Posted 01 June 2016 - 01:17 AM

The top photo looks like the same tripod and eyepiece I have.  The bottom one seems to have a different eyepiece tray.   My eyepiece tray attaches to one of the center supports.   I find mine to be pretty sturdy.  No complaints.

The bottom one is also missing the center supports and has a different top plate.



#21 petmic

petmic

    Mariner 2

  • -----
  • Posts: 200
  • Joined: 23 Apr 2016
  • Loc: Slovakia

Posted 01 June 2016 - 01:26 AM

I found the hand controller holder in the eyepiece tray very inconvenient so i sticked small squares of 3M Klett-power (sort of a plastic velcro) to the top of each tripod legs and back of the hand controller.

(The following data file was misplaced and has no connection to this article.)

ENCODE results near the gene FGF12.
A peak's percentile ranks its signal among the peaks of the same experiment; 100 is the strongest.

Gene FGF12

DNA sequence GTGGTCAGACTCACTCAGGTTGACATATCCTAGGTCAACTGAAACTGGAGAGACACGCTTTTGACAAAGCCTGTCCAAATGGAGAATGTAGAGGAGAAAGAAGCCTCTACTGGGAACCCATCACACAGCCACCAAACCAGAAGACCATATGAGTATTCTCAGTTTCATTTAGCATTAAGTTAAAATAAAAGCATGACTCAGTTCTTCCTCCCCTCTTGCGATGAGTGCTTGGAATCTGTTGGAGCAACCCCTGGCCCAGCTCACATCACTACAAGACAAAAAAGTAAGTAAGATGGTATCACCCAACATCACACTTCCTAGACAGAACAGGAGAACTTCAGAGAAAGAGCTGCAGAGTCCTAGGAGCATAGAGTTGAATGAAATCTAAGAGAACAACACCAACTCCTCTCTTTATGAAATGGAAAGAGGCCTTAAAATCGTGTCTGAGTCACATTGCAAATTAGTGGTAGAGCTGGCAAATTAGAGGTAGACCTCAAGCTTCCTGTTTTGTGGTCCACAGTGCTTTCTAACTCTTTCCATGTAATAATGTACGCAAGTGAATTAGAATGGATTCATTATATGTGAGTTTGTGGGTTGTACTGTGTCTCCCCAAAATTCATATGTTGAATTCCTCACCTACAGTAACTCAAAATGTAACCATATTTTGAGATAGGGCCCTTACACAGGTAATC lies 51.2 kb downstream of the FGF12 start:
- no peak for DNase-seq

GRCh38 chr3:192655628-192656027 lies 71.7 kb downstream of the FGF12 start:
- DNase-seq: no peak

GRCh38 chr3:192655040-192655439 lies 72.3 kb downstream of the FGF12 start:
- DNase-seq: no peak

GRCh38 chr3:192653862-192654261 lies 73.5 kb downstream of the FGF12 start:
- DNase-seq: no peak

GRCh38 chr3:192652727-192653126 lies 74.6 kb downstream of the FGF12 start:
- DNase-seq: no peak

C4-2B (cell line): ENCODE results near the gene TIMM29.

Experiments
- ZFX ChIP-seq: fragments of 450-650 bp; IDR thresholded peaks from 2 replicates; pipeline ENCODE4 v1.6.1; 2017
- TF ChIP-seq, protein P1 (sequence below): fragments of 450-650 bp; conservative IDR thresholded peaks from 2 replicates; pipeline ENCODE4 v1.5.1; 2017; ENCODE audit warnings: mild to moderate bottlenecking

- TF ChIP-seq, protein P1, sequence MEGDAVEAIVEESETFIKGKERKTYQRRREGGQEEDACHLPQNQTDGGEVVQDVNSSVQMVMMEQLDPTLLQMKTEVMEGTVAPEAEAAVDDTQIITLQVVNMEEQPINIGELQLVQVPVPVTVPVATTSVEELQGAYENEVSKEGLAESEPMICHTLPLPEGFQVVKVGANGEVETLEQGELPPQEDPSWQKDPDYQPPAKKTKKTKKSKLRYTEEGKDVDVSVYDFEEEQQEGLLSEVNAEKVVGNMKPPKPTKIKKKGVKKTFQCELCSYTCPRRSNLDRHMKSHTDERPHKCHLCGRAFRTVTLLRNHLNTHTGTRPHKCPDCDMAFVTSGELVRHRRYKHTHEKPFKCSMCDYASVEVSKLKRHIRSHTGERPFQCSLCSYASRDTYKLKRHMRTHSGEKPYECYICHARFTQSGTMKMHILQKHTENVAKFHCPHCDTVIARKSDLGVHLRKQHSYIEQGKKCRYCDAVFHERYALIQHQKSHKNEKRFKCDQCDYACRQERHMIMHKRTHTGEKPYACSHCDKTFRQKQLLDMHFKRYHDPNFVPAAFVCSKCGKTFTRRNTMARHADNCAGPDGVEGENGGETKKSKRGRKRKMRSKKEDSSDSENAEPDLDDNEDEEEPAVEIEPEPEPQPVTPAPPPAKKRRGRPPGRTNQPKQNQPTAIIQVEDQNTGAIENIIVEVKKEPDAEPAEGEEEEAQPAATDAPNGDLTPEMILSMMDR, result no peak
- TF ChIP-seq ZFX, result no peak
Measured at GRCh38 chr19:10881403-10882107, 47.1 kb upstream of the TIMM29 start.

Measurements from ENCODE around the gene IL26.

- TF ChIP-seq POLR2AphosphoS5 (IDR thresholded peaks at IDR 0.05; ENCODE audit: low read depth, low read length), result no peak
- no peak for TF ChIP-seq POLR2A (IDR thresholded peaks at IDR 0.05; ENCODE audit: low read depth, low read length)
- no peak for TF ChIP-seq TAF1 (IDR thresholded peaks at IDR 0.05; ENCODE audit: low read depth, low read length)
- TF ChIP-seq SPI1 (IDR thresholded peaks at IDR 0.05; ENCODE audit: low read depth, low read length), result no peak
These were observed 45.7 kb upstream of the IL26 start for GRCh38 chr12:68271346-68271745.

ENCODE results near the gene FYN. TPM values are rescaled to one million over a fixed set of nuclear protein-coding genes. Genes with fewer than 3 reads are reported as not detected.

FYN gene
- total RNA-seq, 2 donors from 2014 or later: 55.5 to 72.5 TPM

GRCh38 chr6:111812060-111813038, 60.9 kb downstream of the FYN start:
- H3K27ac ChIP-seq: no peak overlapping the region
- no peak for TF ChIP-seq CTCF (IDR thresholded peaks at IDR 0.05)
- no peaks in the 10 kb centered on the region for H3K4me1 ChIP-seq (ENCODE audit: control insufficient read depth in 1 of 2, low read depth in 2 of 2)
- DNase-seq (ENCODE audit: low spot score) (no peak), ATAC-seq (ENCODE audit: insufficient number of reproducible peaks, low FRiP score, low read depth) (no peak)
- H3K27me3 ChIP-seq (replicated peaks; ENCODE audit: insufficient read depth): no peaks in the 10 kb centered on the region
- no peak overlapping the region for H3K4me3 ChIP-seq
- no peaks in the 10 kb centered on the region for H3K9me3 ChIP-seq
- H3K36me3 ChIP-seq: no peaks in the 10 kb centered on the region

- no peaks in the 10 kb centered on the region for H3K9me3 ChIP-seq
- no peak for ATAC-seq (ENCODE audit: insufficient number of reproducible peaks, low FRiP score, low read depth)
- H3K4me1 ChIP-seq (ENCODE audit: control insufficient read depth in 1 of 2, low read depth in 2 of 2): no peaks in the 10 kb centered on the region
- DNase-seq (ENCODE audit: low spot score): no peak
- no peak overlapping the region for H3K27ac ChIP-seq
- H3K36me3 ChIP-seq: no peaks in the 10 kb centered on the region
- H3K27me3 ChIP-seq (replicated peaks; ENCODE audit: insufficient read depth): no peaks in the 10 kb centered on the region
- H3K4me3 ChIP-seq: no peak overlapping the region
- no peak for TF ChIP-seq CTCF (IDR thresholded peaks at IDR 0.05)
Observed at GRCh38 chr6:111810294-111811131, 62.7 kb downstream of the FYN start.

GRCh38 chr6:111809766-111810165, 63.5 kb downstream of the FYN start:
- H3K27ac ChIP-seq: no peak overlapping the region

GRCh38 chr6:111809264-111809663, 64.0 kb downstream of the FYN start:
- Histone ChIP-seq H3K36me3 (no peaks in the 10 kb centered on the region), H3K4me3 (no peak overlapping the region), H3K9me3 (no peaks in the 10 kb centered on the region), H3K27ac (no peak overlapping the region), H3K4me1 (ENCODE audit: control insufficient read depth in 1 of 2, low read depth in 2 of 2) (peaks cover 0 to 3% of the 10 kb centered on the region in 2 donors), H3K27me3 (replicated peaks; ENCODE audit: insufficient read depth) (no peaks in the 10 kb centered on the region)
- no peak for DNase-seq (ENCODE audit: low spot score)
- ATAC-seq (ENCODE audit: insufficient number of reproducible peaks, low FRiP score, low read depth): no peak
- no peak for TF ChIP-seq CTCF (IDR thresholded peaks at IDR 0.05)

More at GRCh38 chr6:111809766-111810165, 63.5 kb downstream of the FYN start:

IMG_20160601_081759.jpg

IMG_20160601_081828.jpg


  • jackmoody11 likes this

#22 aeajr

aeajr

    Voyager 1

  • *****
  • topic starter
  • Posts: 12879
  • Joined: 26 Jun 2015
  • Loc: Long Island, New York, USA

Posted 01 June 2016 - 03:01 AM

I don't use the internal barlow.  It is there if I want it but I prefer an external barlow.   My two Daytson barlows were $10 each and work great.    And I tend to use a 3X barlow on this scope than a 2X barlow.    3X combined with my Celestron 8-24 pretty much does me for the evening.

 

One tip, check to make sure the internal barlow it is fully out of the way at the star of your session.   Carrying it to the site sometimes shifts it slightly and brings it into the light path.  When I put the eyepiece in for the first time I check to make sure it is out of the way.   I had one session where everything looked weird.   Then, as I was changing eyepieces I noticed the barlow was about 1/3 out into the light path.